1 Sep

Microsoft doesn’t create bad developers, developers do

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Have you ever stopped to think about the industry you have choose to work in (I’m bluntly assuming that if you are reading this you are working in the software industry in some way)? I would call it one of the most complex industries in the world. Think about it. We are working in an industry that is evolving at an incredible pace, contains an incalculable number of technologies, frameworks, best practices and constantly redefines the definition of how things should be done in the best possibly way. It’s the industry that makes the rest of the world tick. Daunting really, if you think about it.

A while back I read a couple of posts by Gil Zilberfeld (here and here) where Gil talks about the responsibility that vendors such as Microsoft plays in the role of securing the quality of the work that is produced in our industry. While I think I see the points  Gil is trying to make, I think he misses the beat a bit and I have a hard time agreeing with the conclusions he draws.

The way I see it there are two types of developers; those that are just in it to pay the bills and those that consider themselves as craftsmen. If you consider yourself a craftsman then you should already be aware that you are responsible for your own faith and actions in this industry. But, if you are just in it to pay the bills then you are probably also looking to do so by doing the least amount of work and that includes looking for information on how to solve a particular problem or how to apply a technology onto your stack.

So if you are one of the developers that are only looking towards Microsoft (or the relevant company for the technology stack you are working on) is it their fault if you implement something in a way that could be considered bad? Of course not! Sure there are a lot of outdated and down right poor samples at the Microsoft (or relevant company) website and their idea on how certain things should be solved are bound to differ from others (and that’s definitely not to say that there isn’t good contents, there are a ton of it). However, if you rely on a single source of information, you are always going to get an opinionated view. Take my word on it (right?).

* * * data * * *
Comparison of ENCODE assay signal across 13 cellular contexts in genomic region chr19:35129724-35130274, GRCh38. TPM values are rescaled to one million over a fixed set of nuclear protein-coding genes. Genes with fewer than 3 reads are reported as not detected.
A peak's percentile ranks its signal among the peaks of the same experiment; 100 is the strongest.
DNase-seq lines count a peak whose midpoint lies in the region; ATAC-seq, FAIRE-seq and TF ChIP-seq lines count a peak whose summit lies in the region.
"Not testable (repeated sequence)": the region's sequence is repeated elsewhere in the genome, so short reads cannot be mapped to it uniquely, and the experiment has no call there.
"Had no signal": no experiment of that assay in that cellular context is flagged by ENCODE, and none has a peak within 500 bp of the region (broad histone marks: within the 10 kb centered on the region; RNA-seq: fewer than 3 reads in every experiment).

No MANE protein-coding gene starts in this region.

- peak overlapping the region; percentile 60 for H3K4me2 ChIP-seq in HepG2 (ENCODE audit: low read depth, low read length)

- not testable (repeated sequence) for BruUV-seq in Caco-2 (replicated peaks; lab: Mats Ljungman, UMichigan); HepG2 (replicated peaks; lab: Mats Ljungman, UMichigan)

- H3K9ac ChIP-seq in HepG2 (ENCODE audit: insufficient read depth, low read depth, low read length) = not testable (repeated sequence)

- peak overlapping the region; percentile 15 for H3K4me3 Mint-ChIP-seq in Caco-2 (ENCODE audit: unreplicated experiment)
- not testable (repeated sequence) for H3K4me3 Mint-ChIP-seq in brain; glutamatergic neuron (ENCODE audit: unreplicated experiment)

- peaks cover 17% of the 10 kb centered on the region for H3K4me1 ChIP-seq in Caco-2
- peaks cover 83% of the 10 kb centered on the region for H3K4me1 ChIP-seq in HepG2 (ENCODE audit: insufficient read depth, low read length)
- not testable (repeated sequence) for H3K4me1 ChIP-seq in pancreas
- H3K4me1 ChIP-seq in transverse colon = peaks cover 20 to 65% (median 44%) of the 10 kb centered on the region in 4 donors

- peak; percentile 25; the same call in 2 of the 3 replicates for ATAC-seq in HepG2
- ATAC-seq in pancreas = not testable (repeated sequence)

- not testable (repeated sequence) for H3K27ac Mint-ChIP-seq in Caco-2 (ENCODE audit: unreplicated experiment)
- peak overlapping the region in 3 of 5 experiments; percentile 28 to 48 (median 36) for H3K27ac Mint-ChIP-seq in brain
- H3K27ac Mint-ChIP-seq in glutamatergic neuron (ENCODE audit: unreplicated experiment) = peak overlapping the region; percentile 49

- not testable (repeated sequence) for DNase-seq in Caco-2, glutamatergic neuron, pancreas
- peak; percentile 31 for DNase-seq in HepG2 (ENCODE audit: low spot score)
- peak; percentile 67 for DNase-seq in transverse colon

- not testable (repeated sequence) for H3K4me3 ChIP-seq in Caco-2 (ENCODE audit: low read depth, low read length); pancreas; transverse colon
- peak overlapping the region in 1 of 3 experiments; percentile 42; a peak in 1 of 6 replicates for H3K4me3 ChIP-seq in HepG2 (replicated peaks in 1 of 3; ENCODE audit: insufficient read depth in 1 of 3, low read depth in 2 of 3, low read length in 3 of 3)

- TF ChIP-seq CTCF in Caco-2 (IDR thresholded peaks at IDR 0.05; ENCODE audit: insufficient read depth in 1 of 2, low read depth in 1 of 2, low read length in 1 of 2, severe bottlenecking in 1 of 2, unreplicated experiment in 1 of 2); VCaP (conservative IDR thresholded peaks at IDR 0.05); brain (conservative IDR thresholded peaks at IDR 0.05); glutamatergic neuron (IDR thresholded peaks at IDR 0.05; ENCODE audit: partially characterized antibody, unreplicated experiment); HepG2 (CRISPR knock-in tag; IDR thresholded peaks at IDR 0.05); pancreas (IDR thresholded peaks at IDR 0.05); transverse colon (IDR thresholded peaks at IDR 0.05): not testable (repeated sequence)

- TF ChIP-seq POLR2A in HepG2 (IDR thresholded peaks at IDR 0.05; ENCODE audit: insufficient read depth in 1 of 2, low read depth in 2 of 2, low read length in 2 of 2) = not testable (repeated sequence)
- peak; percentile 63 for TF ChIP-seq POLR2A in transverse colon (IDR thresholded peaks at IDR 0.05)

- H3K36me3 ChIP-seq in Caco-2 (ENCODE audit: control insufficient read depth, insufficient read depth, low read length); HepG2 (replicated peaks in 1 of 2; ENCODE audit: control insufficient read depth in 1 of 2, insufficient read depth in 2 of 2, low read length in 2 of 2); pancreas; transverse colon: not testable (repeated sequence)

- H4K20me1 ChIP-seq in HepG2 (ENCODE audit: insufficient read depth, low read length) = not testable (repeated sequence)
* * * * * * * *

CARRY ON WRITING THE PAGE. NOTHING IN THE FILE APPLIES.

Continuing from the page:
Doctors reads medical journals, publishes research papers, attend conferences, network with colleagues and make sure they stay up to date with the latest in their field. I’m pretty sure you are happy that they spend all of this time to make sure they can provide the best possible care and treatment when someone are in need of their services. I know I am.

Just as with any other profession, developers are responsible for their own education, for honing their skills in the craft that they have chosen to practice. In order to keep up in an industry that evolves at the speed of light you need to invest in yourself. The code you write today should be some of the best you have ever written, while a year later you should be considerably less excited about its quality. It’s a sign of growth. That you’ve continued to move forward as a craftsman, that you skills have been honed and broadened during the past year.

So what about the tools? Do we really rely on them too much to get the work done? I would say, definitely not! But again you have to specify just exactly what you are talking about when talking about tooling. If you rely on visual designers, drag and drop, wizards and the likes to to the majority of your work, then yes you are probably relying too much on your tools. Odds are that you will have a hard time to get anything outside of standard behavior to run and there will be pain points when you need to debug.